One thing I noticed at 30psi over 20psi was that turning at speed, on a dime was easier. I was able to avoid stuff really easily and it felt so nimble. At 44psi it actually feels LESS nimble. Doesnt feel like i could just shoot in a different direction, but that could just be because im not used to it. So yes, advantages of running high and not under whats good for your weight? (Besides battery life, because holy crap, i used like no energy!)

On 9/16/2019 at 10:02 PM, seage said:

Yeah, i was gripping it and pulling it left and right, which was pretty fun, haha. I do hope i can get that nimbleness back that i had at 30psi with some experience, because i was dodging potholes and manhole covers at the last second at 40+ with ease. I almost died trying my old 16 again. I refused to go over 20kmph, lmfao. Id like the monster too, but i know i'll need to learn to ride the gyro like this before i ride that, because that wheels SUPER stable. When going around a larger bend, do you just lean to the side more than you would on a smaller wheel? I think i am used to hitting those gradual bends with just my feet and that messes me up.

Higher PSI riding means the tire becomes thinner, so I ride with a wider stance for more balance/stability when riding high PSI or on a thinner tire EUC altogether. And I widen my stance not by the whole foot, I've been realizing, but flaring out more my heels accordingly, seeing as our whole body weight is naturally over the heels (toes/forefoot remain relatively flush with the pedals and closer to the wheel body).

Turning by gripping the wheel body is a bit limited IMHO. I get much better "nimbleness" for any wheel by keeping my torso always centered over the wheel center of mass (so left leaning wheel body means the torso is over the right shell), while my legs and wheel body only, do the leaning (via exchanging knee bends leg-to-leg, and exchanging heel weight emphasis (heel is pressed by the locked leg)).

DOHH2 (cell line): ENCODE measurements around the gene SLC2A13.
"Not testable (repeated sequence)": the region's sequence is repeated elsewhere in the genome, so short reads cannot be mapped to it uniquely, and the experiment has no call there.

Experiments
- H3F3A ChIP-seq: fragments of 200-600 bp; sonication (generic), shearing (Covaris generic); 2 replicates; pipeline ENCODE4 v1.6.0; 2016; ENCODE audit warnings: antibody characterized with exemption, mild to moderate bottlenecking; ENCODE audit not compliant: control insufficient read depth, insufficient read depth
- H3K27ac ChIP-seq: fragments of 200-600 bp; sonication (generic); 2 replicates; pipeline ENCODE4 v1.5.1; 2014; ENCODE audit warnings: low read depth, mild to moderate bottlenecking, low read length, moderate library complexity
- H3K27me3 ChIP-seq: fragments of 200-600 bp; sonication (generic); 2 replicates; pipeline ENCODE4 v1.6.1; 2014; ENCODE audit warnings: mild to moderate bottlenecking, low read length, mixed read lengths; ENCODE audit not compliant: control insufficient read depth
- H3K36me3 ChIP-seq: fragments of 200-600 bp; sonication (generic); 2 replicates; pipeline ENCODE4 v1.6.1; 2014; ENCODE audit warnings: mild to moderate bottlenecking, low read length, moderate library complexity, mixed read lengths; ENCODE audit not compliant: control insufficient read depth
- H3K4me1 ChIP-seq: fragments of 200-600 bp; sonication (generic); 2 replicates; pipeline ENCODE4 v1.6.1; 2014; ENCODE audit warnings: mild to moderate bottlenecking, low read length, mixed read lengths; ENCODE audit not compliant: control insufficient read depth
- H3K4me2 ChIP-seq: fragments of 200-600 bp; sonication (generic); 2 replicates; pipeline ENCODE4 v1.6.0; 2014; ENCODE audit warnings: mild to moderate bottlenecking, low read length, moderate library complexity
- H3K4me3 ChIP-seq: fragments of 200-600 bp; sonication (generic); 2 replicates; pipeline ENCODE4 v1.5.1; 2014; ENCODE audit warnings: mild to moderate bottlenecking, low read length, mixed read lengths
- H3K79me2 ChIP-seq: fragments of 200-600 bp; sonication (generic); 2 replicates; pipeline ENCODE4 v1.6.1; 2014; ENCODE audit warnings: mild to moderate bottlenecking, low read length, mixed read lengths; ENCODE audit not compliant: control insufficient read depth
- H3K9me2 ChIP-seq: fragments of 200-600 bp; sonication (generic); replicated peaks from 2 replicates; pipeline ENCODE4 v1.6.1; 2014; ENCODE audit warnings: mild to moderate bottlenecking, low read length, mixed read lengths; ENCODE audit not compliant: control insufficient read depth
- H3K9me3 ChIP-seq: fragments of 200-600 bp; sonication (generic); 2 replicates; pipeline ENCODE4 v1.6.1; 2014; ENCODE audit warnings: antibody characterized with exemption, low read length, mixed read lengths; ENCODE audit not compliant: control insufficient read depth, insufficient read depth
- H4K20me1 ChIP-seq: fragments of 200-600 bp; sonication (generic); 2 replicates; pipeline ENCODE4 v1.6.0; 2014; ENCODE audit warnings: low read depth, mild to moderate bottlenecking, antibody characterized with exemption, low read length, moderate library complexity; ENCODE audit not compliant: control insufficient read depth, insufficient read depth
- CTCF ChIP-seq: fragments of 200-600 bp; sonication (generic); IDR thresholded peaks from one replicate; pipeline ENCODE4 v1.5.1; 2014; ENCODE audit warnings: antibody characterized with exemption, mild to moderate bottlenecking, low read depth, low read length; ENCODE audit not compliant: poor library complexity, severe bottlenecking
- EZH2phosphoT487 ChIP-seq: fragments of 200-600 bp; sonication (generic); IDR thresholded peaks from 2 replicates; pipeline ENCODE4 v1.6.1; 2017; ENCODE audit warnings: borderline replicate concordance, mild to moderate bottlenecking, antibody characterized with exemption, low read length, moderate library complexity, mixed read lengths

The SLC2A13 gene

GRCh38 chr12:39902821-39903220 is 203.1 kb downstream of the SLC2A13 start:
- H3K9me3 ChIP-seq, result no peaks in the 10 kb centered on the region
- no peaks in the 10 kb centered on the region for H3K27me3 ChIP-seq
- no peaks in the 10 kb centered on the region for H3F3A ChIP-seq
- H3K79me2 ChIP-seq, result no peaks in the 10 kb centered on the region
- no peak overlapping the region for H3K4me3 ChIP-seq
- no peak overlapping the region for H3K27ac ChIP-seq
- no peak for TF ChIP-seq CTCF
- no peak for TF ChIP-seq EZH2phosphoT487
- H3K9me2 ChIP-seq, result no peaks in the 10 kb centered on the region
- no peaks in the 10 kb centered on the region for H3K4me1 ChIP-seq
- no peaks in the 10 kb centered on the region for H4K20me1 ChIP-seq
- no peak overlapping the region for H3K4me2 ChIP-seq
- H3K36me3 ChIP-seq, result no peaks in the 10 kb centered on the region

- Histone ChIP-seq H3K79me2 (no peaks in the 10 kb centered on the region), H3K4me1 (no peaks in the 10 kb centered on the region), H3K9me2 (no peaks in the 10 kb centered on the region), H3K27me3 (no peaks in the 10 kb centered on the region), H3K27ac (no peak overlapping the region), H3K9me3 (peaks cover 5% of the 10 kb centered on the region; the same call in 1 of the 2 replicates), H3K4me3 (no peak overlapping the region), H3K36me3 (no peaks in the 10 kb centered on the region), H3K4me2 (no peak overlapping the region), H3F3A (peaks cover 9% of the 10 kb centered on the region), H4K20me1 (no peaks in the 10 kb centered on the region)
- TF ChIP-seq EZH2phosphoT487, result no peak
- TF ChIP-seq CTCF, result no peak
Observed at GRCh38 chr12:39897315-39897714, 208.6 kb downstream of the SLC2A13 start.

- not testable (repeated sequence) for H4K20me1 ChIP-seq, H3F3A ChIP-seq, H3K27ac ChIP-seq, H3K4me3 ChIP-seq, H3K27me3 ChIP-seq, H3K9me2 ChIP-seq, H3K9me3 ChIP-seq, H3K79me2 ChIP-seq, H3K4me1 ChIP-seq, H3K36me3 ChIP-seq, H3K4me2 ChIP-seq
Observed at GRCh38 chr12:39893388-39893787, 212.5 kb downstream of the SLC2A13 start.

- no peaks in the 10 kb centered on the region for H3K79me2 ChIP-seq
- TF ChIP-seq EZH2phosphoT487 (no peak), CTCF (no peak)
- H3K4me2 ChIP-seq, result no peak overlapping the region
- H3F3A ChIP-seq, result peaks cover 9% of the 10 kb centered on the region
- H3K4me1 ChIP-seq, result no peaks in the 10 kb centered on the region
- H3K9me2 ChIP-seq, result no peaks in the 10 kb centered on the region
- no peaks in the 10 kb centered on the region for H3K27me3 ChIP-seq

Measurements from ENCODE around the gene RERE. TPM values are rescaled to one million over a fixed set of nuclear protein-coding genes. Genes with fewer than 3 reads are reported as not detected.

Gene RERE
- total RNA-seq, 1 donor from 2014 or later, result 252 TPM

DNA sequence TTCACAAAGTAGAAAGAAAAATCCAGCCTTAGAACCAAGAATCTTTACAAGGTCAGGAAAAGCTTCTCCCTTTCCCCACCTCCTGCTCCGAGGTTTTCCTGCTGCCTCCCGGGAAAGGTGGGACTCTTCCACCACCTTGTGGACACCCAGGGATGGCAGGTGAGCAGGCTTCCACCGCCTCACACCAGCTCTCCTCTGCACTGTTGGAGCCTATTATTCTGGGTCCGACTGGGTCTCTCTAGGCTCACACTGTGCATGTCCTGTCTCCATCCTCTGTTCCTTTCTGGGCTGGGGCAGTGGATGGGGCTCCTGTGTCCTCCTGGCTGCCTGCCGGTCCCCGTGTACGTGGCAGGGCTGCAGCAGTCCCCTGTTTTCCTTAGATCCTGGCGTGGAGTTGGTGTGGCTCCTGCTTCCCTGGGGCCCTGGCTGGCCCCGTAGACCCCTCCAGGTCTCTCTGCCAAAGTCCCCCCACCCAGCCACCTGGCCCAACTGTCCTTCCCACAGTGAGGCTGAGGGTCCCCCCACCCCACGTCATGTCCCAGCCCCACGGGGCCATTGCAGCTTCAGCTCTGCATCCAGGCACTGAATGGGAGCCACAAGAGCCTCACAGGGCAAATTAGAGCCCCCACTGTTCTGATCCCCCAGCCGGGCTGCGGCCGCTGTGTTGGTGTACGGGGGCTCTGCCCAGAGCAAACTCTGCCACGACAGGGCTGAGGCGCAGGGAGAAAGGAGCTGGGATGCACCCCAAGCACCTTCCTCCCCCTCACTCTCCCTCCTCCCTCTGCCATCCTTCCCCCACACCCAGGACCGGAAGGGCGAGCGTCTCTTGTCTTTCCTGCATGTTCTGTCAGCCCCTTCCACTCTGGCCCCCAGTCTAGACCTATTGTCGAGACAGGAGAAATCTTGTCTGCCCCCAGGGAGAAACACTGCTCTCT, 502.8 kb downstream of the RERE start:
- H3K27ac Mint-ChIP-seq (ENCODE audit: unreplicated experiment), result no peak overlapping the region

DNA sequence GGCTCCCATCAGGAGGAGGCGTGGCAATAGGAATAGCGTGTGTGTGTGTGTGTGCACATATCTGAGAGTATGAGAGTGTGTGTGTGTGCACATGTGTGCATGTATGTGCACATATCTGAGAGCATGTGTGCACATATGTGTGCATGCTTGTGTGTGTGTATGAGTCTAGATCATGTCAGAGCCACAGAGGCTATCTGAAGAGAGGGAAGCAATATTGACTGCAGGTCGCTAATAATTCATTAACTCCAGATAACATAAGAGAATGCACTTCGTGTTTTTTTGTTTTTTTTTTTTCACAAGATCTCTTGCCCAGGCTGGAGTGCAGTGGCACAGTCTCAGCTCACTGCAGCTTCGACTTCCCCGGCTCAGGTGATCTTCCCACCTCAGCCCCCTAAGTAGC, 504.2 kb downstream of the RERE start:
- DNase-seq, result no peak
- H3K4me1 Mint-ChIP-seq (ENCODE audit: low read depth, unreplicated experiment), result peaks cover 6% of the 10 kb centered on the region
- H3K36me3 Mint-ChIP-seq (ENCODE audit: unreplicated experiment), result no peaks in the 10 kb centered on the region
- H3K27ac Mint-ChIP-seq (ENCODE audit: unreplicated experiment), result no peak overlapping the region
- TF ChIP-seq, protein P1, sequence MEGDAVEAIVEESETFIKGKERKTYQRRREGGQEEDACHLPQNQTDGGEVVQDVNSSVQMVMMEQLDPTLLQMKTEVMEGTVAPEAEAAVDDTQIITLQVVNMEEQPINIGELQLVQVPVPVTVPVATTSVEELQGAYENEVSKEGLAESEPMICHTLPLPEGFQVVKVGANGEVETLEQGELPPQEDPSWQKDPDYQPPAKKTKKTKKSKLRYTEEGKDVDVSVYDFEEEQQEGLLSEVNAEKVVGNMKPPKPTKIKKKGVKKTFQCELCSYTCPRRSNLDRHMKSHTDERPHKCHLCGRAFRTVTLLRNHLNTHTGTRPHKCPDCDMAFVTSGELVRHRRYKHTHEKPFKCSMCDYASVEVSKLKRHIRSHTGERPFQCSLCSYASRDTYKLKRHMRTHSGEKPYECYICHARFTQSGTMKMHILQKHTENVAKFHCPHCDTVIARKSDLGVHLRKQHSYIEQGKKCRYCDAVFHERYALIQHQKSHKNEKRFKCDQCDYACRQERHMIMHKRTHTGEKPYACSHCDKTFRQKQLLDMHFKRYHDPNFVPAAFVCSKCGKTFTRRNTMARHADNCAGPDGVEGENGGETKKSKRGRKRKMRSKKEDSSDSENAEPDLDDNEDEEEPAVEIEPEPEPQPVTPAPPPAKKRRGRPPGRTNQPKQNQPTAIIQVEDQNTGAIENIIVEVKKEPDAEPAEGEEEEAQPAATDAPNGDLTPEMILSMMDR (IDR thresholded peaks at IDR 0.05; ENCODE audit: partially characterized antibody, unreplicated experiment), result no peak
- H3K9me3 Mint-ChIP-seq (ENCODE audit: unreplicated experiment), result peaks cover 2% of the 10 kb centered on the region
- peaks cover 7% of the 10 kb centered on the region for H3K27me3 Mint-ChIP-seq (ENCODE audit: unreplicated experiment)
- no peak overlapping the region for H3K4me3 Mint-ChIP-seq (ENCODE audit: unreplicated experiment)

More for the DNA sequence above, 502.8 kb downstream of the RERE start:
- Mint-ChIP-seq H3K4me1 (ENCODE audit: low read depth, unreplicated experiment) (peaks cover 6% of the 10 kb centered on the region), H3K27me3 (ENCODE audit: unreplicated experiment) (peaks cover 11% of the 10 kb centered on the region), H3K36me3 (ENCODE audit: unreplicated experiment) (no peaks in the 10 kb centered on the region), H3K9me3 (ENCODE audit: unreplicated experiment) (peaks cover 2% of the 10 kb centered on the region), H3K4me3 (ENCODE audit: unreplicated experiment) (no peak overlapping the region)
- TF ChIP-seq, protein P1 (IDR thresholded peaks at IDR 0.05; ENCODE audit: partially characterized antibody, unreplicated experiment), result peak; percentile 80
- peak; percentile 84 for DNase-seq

Also, for me, FWIW, I aim to not be either too over-inflated, nor too under-inflated, as air pressure will be personal for all based on rider payload. To get "my PSI number" for a specific wheel model + tire, I go by feel of me on said wheel, aiming to get a feeling of "firm bounce", ie somewhere between "rock hard" and "bouncy". I find I don't get good side tread grip on turns if I over-inflate.

 

On 9/16/2019 at 11:12 PM, seage said:

Im always worrying about that pedal scrape. Luckly only had it at slower speeds during 180's. I ride with my left side leading a bit, so i end up kinda air sitting on left turns and leaning normally into rights. Carving when going faster seems to feel like the only way to do it, probably because im used to having a large contact point on the ground at speed and now i feel like im riding on the edge of a knife.

Why?

Pedal scrape is pedal scrape, and technically you have a little more angling to go, as the pedal folds up with you on it, if you're worried about the 45º cutout that prevents the wheel from rolling after a drop.

Share this post


Link to post
Share on other sites
On 9/17/2019 at 1:00 AM, Hunka Hunka Burning Love said:

I dunno.  Initially it was to avoid needing to re-inflate as often due to a leaky tire.  With my Ninebot One E+ I had it at 50-55 psi. On the Tesla it just crept up to 65 psi.  The tire feels solid, and you can’t squeeze it at all between your fingers.  I’ve tried it at lower pressure, and it just feels so squishy flat plus there must be increased drag on the tire.  The wheel just comes alive and is very responsive with more air.

I weigh about 168 lbs, and the responsiveness is really zippy.  I haven’t found any issues going in a straight line at the higher pressures over 40 kph.

After seeing people report issues with pinch flats and bent rims, I still like the tire in the upper range.

Took a few days and the biggest ride of my life, but ive got it now and can ride at speed a get. Gets sketchy when my legs are tired though, haha.